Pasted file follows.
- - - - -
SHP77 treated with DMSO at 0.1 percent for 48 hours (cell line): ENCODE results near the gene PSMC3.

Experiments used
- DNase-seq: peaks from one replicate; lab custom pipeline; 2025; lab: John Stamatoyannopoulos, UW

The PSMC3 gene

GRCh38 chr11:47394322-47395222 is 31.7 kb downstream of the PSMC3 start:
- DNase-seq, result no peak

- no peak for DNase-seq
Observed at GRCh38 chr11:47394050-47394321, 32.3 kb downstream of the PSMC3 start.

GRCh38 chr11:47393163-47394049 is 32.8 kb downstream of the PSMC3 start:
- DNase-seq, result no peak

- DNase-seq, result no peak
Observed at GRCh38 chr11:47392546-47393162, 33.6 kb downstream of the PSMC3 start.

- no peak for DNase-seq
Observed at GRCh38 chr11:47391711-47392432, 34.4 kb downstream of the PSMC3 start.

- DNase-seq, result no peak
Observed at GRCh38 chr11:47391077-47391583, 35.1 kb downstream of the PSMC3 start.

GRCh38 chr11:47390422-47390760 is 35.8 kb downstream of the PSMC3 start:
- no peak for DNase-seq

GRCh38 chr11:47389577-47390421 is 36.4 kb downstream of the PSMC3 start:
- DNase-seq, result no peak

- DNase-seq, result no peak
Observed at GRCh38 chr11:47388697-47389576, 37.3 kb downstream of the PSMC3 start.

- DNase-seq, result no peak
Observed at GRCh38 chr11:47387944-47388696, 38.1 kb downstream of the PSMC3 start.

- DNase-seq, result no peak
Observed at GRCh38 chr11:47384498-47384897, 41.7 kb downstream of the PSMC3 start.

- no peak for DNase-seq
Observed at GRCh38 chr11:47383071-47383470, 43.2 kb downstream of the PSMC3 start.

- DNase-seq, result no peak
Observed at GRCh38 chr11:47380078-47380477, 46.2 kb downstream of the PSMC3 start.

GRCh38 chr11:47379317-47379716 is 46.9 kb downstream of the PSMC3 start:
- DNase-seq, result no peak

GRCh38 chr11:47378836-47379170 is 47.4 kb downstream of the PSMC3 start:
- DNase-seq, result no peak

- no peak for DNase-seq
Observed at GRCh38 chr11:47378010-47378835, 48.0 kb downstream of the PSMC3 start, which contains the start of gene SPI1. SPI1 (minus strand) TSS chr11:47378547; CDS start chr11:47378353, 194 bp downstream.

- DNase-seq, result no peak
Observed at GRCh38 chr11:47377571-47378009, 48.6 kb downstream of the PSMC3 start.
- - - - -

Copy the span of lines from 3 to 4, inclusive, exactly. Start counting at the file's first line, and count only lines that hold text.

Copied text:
- DNase-seq: peaks from one replicate; lab custom pipeline; 2025; lab: John Stamatoyannopoulos, UW

The PSMC3 gene